I don’t know what could be done about the third. Almost none of the voters will ever read the whole text of a proposed law, or understand it, and SOMEONE has to decide whether the title & summary are ok.

  4. The silver lining? I left SoCal in the late 90’s. I always thought I’d move back, but this kind of “crazy making” just makes me want to move further away.

    I had to google Orly Taitz. OMG! Is it just me or are the candidate we have to choose from bigger and bigger nut jobs each passing year?

  5. Orly Taitz will place no higher than a distant 4th. It’s a wide open race for 4th.
    1st Senator Feinstein
    2nd Elizabeth Emken the California Republican Party endorsed candidate, who’s name appears on all of the ‘slate cards’, and who spent $304,000 will place 2nd. Elizabeth Emken has name recognition.
    3rd Dan Hughes, spent $158,000 on his campaign, (the next highest money is $56,000). Dan Hughes has name recognition.
    4th Place is wide open, Orly Taitz spent $3,700.

    Robert Lauten

    • kitchenmudge says:

      You might be right, but the link you give to polls only seems to give two-way polls between Feinstein and individual Reps. If you have any recent ones about the whole primary, I’d be interested.

      A couple of hundred thousand is just enough to target frequent Rep voters, which is only one segment of the people voting in the primary. Remember the crossovers who would be bored voting for Feinstein in a primary.

      • Correction Federal Elections Commission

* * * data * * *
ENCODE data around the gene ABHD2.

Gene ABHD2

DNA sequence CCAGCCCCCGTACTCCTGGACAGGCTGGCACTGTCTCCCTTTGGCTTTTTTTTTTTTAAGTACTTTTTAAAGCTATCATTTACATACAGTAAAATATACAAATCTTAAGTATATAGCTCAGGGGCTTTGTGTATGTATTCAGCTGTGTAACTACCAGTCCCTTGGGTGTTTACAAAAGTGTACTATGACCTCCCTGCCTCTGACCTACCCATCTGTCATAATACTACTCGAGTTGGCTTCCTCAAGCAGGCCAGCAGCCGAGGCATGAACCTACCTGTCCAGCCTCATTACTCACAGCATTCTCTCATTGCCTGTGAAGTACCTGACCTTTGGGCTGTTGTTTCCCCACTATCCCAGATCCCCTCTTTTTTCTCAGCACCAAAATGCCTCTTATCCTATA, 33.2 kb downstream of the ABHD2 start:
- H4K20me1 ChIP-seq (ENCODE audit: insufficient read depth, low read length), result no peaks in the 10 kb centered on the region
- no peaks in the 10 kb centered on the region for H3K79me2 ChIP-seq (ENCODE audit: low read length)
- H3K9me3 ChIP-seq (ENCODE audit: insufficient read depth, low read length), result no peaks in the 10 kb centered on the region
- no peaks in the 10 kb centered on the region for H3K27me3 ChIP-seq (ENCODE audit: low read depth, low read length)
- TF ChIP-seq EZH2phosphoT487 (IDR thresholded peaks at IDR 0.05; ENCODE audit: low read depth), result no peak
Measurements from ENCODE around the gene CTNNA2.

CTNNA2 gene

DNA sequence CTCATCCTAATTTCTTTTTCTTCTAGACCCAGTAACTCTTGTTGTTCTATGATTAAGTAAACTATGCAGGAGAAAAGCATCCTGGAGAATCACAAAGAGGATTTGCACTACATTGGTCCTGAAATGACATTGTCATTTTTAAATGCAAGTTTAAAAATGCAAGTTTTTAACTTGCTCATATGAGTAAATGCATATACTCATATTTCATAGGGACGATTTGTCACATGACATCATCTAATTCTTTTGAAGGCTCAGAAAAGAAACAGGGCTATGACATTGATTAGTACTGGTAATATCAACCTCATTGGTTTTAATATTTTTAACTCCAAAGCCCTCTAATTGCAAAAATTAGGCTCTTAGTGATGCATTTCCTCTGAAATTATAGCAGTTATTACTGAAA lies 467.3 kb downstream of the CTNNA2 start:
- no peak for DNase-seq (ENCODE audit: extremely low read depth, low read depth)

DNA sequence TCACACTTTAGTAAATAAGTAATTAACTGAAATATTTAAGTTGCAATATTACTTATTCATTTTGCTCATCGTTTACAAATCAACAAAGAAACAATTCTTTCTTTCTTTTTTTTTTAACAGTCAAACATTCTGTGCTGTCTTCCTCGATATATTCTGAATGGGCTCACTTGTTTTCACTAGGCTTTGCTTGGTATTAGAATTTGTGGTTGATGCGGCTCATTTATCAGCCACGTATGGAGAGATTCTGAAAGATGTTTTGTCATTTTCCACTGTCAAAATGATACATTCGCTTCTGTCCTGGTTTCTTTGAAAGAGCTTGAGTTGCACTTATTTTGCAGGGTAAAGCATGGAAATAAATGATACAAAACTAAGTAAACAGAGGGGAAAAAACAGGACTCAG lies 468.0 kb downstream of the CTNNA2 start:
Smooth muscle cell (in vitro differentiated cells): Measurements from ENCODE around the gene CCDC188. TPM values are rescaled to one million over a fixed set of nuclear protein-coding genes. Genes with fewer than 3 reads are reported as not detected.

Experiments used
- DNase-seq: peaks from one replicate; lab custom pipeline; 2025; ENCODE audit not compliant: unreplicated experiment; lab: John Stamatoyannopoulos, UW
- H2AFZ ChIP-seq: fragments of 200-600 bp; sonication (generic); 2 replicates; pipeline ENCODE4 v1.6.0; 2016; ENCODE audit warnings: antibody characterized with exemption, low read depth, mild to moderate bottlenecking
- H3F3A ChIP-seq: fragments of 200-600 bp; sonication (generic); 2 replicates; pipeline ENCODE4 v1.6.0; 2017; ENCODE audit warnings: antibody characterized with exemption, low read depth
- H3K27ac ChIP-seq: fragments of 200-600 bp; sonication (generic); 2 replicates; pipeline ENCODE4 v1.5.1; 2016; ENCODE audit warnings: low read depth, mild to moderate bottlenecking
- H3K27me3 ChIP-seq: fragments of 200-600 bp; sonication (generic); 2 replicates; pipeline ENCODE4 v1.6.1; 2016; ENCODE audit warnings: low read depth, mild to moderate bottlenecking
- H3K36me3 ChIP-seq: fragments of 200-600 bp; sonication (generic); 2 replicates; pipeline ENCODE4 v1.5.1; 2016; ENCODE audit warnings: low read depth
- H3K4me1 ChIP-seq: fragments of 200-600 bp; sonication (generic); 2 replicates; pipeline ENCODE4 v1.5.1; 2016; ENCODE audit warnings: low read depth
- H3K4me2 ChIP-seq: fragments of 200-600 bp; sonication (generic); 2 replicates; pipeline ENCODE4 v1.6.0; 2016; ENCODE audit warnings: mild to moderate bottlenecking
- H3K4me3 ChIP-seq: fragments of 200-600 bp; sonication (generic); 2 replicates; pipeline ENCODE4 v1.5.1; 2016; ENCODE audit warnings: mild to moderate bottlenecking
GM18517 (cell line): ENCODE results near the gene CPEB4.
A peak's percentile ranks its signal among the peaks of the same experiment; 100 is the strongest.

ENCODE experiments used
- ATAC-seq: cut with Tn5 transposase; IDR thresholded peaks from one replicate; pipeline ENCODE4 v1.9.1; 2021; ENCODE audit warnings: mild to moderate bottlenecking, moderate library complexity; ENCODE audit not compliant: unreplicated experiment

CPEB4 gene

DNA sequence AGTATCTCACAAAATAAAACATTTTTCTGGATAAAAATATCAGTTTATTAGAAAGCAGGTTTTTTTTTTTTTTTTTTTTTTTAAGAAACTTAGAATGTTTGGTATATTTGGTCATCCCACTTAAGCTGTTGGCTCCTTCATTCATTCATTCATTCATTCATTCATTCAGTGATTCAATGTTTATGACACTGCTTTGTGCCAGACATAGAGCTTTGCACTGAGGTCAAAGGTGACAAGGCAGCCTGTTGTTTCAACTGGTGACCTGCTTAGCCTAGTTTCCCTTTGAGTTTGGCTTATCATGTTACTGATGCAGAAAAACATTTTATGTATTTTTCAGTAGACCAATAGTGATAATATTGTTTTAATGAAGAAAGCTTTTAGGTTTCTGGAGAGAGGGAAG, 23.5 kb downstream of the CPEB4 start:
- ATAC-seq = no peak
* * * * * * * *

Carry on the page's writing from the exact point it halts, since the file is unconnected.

I am not aware of any other survey; in the mentioned survey Emken – 16%, Ramirez – 20%, Hughes – 21%, Taitz – 25%
        If one could wager on the US Senate race I would play the Superfecta (the top 4 finishers).
        1st Feinstein (D)
        2nd Emken (R)
        3rd Hughes (R)
        4th “ALL” (24 – 3 = 21)

        2nd Bet
        1st Feinstein )D)
        2nd Emken (R)
        3rd “ALL” (24 – 3 = 21)
        4th Hughes (R)

        With a 43% vs. 30% Democrat registration advantage, one of the 5 Democrat challengers could place 3rd. I’m assuming that Feinstein wins 50% of the Democrat vote and that the Republicans Emken and Hughes together win 50% of the Republican vote, I assuming little crossover voting.
        The Orange County Registrar of voters predicted a 40% turnout. I also know of a 30% turnout prediction base on the number of ‘Vote by Mail’ ballots that have been received to date. The outcome depends on who shows up to vote.

        I’m going with Bet #2, since it would offer the highest pay-out. “See-If-I’m- Right”
        I’m a candidate for US Senate; and I know entirely too much about handicapping horse races.

  6. kitchenmudge says:

    I don’t know where you’re getting these numbers from:
    Emken – 16%, Ramirez – 20%, Hughes – 21%, Taitz – 25%
    I don’t see any overall primary poll in Real Clear Politics. Where should I be looking?

    • kitchenmudge says:

      Oh, now I see. You’re looking at two-way polls against Feinstein and thinking that somehow translates into performance in the 24-way primary. That’s a lot of assuming you’re doing. But we’ll see tomorrow night, anyway.

  7. kitchenmudge says:

    Ok, I found a recent poll for the whole primary here:
    The percentages for all except Feinstein are so tiny, so easily shifted by a handful of respondents from the sample, that I have to say this poll is meaningless. I still think Orly will make a good showing.